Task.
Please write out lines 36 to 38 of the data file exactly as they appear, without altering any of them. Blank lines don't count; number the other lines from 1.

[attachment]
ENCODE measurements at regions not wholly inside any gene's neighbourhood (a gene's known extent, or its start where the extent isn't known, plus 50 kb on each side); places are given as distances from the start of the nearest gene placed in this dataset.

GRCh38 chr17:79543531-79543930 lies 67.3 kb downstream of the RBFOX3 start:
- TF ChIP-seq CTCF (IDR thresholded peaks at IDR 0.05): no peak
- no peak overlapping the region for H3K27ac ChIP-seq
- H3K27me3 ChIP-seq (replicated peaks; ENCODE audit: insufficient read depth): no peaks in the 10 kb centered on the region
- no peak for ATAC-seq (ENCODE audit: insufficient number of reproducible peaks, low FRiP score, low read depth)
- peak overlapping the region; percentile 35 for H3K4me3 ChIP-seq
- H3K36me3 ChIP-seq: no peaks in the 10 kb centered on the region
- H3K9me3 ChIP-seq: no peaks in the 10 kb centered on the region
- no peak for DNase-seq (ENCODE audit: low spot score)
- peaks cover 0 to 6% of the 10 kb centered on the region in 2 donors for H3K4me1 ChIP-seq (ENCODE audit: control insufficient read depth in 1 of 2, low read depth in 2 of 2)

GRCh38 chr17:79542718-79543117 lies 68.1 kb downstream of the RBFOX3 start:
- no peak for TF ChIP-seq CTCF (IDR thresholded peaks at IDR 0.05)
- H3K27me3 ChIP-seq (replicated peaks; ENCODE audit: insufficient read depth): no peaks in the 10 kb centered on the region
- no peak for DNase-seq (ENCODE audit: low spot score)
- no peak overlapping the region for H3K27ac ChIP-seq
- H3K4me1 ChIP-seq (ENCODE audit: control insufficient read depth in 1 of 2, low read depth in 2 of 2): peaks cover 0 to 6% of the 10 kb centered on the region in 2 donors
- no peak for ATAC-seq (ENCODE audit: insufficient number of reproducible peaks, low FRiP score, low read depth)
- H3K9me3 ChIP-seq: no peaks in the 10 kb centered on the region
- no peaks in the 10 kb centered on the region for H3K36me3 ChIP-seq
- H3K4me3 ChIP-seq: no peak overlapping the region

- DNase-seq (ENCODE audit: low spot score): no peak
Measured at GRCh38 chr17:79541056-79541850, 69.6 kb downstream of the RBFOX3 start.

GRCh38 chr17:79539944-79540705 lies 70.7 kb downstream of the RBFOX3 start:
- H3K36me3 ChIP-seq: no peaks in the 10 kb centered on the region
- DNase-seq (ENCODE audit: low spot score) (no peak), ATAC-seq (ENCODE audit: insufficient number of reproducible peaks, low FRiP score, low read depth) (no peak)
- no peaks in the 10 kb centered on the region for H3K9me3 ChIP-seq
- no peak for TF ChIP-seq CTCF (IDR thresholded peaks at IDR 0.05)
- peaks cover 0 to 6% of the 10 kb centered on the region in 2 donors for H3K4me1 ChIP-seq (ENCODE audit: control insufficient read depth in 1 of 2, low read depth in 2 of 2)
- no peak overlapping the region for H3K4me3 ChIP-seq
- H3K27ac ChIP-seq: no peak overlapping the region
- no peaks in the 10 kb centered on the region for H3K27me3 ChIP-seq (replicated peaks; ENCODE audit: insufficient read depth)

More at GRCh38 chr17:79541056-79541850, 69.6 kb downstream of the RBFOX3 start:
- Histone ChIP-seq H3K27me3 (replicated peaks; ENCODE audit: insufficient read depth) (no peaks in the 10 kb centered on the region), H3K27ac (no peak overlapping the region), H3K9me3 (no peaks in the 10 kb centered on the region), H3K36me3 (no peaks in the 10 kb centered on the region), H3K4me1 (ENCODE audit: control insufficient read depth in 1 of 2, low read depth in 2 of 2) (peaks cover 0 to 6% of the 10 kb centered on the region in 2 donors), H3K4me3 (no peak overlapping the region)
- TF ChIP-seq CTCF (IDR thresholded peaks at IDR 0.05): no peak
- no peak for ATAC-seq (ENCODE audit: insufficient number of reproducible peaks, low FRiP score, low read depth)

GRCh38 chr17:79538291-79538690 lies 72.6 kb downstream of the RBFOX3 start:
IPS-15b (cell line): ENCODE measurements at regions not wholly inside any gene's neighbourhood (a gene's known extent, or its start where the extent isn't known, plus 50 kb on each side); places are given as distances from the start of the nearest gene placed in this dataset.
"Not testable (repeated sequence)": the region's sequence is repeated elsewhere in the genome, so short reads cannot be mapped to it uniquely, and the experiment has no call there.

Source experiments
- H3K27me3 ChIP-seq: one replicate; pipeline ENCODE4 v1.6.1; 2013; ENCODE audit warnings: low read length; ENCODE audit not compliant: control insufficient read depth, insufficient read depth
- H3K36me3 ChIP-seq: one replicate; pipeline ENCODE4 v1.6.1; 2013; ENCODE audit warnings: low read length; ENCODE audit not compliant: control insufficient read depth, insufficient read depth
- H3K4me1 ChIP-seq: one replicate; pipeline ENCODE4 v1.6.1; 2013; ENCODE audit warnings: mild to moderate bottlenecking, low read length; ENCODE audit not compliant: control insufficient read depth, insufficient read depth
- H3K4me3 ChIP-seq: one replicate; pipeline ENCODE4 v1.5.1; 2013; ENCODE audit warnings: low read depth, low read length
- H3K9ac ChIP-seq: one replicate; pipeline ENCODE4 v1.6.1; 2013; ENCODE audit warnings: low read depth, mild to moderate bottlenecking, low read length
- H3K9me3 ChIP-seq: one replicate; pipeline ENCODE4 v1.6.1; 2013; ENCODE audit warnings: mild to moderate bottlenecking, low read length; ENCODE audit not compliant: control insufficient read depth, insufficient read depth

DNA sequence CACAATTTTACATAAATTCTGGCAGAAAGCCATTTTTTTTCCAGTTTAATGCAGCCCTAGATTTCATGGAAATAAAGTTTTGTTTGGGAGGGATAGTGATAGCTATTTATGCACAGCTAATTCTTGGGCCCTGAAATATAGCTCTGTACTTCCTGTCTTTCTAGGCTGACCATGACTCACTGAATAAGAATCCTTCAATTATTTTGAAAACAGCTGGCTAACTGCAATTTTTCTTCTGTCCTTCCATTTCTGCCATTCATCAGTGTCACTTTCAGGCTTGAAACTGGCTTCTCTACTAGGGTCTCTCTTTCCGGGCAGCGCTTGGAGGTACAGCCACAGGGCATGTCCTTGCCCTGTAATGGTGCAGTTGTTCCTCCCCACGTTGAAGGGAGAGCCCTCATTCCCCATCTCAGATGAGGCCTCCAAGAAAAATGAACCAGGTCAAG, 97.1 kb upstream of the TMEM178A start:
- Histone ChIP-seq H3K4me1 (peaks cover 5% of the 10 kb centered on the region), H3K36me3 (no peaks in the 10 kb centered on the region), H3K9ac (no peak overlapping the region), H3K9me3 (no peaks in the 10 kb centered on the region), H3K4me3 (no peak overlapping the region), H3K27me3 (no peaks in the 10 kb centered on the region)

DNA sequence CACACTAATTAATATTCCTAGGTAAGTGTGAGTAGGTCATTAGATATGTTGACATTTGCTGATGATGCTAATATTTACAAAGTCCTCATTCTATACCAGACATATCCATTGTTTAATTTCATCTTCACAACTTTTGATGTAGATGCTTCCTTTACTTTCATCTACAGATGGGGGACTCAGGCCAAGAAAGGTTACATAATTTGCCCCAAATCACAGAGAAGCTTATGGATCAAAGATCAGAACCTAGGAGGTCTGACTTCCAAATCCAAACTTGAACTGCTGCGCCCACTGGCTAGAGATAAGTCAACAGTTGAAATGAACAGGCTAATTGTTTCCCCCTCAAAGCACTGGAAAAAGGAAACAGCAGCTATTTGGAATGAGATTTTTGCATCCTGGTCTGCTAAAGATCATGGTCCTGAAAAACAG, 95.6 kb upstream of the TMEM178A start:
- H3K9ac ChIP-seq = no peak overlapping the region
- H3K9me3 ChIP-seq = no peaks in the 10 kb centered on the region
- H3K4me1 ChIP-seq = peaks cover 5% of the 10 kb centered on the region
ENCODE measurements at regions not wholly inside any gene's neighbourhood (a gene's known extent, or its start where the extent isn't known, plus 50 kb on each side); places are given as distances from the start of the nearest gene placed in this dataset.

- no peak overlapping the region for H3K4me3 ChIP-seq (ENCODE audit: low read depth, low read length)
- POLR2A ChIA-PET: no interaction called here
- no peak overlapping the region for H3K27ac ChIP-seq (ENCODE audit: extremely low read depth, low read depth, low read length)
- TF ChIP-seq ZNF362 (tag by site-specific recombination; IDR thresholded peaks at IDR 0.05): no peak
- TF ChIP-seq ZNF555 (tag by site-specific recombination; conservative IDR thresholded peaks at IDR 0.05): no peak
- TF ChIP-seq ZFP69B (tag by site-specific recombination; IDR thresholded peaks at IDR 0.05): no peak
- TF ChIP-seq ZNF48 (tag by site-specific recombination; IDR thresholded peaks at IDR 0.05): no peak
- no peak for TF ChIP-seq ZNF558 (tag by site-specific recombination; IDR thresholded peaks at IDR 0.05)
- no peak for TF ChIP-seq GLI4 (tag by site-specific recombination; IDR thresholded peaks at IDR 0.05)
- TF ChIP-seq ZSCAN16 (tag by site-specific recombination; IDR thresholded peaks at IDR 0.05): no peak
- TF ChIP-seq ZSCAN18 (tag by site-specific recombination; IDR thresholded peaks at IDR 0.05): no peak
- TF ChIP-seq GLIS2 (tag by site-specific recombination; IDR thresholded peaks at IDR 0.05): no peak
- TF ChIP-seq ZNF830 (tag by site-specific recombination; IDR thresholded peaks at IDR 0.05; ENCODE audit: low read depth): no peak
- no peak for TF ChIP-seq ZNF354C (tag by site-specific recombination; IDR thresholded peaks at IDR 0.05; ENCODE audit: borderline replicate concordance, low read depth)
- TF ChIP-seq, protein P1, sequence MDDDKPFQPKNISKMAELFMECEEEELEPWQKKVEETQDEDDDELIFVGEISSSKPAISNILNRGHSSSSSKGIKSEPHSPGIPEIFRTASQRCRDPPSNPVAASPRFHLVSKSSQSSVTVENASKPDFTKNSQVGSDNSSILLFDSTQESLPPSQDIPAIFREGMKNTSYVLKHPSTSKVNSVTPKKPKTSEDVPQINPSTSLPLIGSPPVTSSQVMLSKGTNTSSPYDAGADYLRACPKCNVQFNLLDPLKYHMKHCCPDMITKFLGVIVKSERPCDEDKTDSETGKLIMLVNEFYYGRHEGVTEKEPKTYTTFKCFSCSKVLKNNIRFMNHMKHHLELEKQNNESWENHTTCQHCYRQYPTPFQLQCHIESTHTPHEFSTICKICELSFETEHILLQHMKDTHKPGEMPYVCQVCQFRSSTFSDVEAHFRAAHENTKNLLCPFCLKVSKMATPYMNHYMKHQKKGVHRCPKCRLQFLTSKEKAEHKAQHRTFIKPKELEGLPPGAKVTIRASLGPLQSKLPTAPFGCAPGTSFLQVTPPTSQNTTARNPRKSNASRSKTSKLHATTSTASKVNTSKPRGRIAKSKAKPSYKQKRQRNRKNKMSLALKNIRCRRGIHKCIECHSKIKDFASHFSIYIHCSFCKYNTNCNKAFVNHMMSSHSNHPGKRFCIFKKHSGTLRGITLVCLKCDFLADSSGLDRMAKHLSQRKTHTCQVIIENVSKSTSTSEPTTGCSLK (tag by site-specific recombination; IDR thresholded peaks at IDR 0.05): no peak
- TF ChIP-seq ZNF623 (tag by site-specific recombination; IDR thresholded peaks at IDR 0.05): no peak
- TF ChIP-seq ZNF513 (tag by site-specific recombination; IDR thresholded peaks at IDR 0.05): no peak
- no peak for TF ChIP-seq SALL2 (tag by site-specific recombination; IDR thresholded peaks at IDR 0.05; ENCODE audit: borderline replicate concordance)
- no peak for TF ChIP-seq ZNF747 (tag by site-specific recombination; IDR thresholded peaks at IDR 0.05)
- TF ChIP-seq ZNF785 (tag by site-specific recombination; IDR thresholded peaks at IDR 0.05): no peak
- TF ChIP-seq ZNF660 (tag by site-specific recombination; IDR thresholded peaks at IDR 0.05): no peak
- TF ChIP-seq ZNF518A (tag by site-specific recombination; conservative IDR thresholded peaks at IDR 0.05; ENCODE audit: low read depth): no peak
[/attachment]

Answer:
- no peak for ATAC-seq (ENCODE audit: insufficient number of reproducible peaks, low FRiP score, low read depth)

GRCh38 chr17:79538291-79538690 lies 72.6 kb downstream of the RBFOX3 start:
IPS-15b (cell line): ENCODE measurements at regions not wholly inside any gene's neighbourhood (a gene's known extent, or its start where the extent isn't known, plus 50 kb on each side); places are given as distances from the start of the nearest gene placed in this dataset.